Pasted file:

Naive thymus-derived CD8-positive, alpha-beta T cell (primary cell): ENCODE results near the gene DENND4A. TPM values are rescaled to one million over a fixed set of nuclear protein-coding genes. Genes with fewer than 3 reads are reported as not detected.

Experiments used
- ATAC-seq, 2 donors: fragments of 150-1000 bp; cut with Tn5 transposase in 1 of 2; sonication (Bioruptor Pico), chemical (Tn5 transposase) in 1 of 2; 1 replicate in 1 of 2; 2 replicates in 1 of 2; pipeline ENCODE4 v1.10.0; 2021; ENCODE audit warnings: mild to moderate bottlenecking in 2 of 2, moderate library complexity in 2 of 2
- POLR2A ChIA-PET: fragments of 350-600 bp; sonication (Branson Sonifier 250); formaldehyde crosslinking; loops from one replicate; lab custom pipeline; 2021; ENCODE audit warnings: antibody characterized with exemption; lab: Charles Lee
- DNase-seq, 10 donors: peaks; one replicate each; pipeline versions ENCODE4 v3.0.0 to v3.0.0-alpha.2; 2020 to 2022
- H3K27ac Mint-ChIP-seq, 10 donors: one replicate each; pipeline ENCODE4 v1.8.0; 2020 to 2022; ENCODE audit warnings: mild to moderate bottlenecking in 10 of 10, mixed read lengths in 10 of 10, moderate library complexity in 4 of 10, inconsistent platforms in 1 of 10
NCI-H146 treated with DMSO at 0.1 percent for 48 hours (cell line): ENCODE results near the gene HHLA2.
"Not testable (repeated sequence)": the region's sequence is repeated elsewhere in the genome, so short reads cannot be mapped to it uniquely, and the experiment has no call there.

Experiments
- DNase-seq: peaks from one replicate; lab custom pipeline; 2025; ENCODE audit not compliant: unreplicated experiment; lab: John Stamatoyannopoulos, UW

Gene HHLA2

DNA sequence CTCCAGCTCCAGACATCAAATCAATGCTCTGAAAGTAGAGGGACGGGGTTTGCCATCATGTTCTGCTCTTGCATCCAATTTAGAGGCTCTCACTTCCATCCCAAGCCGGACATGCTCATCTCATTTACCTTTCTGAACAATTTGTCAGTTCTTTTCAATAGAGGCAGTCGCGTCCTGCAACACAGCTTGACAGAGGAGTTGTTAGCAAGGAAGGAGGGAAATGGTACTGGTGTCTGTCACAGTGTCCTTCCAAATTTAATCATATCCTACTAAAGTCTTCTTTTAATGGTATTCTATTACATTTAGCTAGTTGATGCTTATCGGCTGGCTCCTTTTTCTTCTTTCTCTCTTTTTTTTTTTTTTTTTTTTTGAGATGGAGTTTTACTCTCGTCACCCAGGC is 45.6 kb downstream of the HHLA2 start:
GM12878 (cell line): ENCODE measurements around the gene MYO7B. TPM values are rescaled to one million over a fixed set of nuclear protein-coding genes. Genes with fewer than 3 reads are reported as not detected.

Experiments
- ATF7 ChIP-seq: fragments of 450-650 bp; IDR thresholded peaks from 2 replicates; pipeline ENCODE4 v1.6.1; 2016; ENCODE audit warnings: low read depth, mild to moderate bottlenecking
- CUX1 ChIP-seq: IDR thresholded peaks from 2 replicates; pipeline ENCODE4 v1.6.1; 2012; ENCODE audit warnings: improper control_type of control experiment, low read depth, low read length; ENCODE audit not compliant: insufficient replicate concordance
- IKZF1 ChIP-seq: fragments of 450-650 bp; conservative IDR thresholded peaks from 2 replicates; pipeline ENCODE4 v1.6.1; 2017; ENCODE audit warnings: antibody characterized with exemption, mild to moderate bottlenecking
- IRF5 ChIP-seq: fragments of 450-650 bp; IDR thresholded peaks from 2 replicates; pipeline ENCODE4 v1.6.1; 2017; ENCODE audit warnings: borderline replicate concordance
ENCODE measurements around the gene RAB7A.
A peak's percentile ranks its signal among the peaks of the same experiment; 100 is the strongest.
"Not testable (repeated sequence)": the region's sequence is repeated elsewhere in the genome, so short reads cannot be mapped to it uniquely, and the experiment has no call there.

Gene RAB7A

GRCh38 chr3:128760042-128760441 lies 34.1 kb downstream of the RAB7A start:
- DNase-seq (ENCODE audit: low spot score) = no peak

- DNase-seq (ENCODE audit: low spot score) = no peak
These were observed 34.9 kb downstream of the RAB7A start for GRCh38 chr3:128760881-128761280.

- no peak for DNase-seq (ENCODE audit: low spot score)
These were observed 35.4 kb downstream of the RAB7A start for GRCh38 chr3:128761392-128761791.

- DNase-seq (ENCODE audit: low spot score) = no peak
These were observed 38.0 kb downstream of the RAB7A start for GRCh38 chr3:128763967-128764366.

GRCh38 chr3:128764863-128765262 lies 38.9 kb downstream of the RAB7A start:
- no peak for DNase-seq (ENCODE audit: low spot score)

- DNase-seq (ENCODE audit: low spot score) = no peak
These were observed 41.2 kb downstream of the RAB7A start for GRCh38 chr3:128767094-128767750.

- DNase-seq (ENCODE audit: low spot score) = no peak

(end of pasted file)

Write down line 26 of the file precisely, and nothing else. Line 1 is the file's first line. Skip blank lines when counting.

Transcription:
These were observed 34.9 kb downstream of the RAB7A start for GRCh38 chr3:128760881-128761280.